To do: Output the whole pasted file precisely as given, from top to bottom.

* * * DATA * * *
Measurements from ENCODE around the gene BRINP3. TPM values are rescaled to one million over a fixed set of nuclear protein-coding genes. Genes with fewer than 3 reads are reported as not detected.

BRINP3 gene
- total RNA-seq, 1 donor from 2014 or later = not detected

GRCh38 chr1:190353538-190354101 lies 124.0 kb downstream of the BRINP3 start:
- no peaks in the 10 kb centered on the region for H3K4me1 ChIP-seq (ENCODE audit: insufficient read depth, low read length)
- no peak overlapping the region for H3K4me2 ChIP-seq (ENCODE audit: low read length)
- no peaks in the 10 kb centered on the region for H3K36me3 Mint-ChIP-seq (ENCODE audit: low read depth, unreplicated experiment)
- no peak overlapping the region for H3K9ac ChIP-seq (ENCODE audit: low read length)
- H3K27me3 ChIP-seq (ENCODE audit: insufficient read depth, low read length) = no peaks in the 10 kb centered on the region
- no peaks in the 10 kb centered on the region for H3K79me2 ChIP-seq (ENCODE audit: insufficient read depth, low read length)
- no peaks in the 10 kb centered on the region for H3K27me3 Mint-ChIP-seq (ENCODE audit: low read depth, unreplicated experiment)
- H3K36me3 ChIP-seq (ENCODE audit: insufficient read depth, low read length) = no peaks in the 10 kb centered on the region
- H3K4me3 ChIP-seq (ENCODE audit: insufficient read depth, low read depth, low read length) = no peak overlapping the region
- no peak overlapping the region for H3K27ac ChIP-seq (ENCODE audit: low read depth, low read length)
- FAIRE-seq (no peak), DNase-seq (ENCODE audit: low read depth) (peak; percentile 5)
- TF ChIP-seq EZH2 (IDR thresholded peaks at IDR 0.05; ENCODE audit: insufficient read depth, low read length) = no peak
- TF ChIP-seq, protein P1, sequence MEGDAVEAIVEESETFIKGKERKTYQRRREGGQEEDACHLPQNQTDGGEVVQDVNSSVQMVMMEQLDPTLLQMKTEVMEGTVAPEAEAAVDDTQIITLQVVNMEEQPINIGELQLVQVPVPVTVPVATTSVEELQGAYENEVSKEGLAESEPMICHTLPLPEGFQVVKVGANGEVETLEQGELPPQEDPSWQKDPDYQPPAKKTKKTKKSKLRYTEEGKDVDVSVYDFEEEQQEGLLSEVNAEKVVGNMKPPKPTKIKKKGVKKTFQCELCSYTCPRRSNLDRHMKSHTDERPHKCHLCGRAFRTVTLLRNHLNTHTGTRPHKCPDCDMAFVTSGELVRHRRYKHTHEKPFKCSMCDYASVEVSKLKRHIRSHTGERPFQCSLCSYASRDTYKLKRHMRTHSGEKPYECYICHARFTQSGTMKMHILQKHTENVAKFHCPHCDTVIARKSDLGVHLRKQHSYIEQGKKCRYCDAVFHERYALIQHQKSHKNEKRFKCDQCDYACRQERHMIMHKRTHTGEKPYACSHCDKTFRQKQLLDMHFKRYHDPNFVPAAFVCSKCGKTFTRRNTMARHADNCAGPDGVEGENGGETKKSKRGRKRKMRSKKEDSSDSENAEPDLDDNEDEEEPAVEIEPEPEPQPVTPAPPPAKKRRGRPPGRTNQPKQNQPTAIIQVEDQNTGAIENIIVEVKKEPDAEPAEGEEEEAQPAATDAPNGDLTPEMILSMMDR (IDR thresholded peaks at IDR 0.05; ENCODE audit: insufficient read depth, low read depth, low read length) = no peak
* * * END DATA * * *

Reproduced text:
Measurements from ENCODE around the gene BRINP3. TPM values are rescaled to one million over a fixed set of nuclear protein-coding genes. Genes with fewer than 3 reads are reported as not detected.

BRINP3 gene
- total RNA-seq, 1 donor from 2014 or later = not detected

GRCh38 chr1:190353538-190354101 lies 124.0 kb downstream of the BRINP3 start:
- no peaks in the 10 kb centered on the region for H3K4me1 ChIP-seq (ENCODE audit: insufficient read depth, low read length)
- no peak overlapping the region for H3K4me2 ChIP-seq (ENCODE audit: low read length)
- no peaks in the 10 kb centered on the region for H3K36me3 Mint-ChIP-seq (ENCODE audit: low read depth, unreplicated experiment)
- no peak overlapping the region for H3K9ac ChIP-seq (ENCODE audit: low read length)
- H3K27me3 ChIP-seq (ENCODE audit: insufficient read depth, low read length) = no peaks in the 10 kb centered on the region
- no peaks in the 10 kb centered on the region for H3K79me2 ChIP-seq (ENCODE audit: insufficient read depth, low read length)
- no peaks in the 10 kb centered on the region for H3K27me3 Mint-ChIP-seq (ENCODE audit: low read depth, unreplicated experiment)
- H3K36me3 ChIP-seq (ENCODE audit: insufficient read depth, low read length) = no peaks in the 10 kb centered on the region
- H3K4me3 ChIP-seq (ENCODE audit: insufficient read depth, low read depth, low read length) = no peak overlapping the region
- no peak overlapping the region for H3K27ac ChIP-seq (ENCODE audit: low read depth, low read length)
- FAIRE-seq (no peak), DNase-seq (ENCODE audit: low read depth) (peak; percentile 5)
- TF ChIP-seq EZH2 (IDR thresholded peaks at IDR 0.05; ENCODE audit: insufficient read depth, low read length) = no peak
- TF ChIP-seq, protein P1, sequence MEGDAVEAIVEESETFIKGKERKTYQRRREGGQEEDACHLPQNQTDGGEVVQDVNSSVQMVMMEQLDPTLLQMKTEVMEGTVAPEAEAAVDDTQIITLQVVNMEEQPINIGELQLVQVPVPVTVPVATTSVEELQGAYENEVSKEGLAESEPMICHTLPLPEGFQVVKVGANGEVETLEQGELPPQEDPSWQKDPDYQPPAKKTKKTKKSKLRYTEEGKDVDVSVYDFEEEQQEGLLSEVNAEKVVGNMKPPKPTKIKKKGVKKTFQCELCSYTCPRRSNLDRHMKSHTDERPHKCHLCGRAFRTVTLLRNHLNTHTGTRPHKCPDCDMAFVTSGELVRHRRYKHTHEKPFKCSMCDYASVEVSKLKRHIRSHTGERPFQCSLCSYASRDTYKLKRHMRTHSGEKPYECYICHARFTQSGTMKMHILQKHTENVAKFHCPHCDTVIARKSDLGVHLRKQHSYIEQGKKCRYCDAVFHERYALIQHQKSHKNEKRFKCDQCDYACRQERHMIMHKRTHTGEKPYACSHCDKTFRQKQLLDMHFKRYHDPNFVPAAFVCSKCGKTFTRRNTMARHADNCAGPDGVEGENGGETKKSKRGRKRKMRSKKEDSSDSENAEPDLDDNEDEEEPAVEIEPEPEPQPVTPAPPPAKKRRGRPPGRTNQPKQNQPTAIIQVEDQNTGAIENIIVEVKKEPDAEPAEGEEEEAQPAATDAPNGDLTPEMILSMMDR (IDR thresholded peaks at IDR 0.05; ENCODE audit: insufficient read depth, low read depth, low read length) = no peak